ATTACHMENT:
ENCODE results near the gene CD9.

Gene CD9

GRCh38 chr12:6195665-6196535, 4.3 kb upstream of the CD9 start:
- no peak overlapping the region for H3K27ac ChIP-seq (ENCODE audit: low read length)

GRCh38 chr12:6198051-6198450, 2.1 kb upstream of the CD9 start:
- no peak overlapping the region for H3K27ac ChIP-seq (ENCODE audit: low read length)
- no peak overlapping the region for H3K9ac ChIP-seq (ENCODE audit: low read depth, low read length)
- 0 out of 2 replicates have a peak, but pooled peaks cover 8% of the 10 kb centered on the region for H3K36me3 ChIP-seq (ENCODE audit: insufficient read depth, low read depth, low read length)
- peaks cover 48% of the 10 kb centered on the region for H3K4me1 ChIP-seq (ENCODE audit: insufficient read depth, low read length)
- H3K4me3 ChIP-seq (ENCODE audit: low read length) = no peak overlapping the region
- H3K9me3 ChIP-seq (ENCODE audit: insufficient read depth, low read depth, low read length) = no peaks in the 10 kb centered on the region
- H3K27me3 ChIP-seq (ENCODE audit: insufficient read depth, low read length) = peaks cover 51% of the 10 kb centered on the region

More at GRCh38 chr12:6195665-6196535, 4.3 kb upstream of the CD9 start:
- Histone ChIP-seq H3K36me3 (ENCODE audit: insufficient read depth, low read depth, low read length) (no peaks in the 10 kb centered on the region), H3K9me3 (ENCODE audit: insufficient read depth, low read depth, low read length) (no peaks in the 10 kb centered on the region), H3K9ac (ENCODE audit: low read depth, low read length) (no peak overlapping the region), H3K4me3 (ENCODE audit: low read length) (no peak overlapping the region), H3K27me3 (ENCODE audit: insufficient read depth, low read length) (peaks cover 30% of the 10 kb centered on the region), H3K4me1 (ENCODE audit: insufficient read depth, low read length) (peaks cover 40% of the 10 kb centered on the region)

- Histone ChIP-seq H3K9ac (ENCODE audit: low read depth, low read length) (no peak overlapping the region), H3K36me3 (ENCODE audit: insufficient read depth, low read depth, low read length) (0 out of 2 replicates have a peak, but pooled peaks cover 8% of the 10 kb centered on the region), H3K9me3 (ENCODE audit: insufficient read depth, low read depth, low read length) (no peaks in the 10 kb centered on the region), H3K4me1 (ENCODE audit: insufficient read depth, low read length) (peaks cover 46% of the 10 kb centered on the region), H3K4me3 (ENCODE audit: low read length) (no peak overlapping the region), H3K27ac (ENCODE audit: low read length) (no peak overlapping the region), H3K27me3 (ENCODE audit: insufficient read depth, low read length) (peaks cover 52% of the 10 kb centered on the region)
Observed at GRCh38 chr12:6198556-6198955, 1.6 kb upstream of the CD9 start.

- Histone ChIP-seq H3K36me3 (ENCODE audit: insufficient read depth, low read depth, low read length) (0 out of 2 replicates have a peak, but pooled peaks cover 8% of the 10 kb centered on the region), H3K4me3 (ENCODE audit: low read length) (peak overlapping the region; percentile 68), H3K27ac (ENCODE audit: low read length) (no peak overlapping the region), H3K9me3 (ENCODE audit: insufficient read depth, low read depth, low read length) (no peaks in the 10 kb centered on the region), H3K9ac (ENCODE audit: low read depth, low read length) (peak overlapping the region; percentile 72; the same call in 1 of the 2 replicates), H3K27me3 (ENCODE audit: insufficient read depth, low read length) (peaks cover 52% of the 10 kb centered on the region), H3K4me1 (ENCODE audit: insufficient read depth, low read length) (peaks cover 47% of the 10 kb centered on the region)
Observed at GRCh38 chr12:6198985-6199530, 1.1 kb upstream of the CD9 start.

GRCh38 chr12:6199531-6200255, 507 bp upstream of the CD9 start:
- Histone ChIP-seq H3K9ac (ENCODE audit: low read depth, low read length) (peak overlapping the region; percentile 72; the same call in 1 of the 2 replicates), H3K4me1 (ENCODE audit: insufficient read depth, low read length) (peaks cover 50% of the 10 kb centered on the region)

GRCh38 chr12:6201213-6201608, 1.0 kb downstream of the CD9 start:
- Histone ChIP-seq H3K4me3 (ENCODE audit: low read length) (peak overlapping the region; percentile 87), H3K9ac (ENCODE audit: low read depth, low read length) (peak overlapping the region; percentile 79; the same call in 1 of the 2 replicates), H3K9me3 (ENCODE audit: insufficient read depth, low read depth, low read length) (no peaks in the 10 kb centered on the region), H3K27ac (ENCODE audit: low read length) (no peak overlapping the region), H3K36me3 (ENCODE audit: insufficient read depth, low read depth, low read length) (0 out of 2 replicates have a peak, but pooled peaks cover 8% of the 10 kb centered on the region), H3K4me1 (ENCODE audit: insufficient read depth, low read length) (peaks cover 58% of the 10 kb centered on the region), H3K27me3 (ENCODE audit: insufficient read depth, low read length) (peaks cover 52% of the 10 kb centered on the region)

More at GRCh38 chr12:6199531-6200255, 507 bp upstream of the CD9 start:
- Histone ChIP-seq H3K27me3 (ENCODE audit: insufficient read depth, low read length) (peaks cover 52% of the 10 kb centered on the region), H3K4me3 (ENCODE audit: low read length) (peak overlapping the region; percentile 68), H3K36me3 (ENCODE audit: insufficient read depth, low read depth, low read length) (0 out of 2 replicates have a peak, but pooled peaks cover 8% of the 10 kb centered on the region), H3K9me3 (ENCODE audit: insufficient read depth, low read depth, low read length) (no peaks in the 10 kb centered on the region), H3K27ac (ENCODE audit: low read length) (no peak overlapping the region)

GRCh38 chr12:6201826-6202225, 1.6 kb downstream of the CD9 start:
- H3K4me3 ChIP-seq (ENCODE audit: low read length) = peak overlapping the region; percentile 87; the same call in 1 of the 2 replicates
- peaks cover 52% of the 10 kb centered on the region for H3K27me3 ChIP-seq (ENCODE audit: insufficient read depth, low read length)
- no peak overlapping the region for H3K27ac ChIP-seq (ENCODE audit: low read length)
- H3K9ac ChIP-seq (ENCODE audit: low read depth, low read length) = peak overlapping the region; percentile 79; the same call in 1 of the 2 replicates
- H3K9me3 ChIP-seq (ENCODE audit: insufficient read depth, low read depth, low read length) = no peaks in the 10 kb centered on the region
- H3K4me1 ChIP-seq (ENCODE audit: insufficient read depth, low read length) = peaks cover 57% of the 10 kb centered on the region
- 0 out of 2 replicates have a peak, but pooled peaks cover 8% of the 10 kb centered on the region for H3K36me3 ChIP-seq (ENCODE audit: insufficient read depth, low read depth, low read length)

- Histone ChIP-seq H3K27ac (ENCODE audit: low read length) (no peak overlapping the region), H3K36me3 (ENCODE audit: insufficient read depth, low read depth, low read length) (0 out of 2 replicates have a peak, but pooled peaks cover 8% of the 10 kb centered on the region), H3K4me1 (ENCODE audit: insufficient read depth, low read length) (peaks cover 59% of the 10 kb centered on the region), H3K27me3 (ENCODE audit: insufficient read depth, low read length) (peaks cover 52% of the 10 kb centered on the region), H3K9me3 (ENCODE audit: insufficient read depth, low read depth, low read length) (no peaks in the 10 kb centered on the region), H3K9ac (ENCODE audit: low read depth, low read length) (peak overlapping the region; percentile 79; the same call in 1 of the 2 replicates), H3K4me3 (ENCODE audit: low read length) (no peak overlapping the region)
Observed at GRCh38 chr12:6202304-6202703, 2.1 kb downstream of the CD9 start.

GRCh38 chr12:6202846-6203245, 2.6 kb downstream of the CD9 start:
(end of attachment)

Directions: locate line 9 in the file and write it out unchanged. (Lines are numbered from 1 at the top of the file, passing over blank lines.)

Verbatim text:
- peaks cover 48% of the 10 kb centered on the region for H3K4me1 ChIP-seq (ENCODE audit: insufficient read depth, low read length)